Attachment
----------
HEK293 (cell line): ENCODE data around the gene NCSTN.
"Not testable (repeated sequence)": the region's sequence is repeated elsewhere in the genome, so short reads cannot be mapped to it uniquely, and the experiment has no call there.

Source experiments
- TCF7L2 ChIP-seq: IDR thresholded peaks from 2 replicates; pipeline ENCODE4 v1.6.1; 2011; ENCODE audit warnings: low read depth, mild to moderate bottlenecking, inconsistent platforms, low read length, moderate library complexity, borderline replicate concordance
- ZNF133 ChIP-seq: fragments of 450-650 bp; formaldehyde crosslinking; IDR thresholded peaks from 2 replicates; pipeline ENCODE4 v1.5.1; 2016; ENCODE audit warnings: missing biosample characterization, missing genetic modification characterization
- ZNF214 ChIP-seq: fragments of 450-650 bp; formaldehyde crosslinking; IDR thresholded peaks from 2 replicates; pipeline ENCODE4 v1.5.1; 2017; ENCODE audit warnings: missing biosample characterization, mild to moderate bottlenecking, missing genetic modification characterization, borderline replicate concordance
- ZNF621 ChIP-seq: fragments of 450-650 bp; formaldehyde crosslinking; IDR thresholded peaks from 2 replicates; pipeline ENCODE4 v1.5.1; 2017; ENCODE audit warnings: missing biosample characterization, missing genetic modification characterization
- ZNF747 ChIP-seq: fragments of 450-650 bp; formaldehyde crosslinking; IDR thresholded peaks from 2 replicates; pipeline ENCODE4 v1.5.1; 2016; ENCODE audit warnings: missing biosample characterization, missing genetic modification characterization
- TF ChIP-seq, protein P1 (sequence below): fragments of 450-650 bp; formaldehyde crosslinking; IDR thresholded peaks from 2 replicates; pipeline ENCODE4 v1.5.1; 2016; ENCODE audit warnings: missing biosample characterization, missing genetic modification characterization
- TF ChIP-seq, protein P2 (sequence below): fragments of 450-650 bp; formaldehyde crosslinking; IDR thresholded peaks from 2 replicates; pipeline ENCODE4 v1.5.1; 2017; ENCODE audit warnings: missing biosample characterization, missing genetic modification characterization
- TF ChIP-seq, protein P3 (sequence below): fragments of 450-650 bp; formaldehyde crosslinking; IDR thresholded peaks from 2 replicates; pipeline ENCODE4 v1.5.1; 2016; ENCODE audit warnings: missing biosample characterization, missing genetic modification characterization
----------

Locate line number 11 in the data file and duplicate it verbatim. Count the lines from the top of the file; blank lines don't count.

- TF ChIP-seq, protein P3 (sequence below): fragments of 450-650 bp; formaldehyde crosslinking; IDR thresholded peaks from 2 replicates; pipeline ENCODE4 v1.5.1; 2016; ENCODE audit warnings: missing biosample characterization, missing genetic modification characterization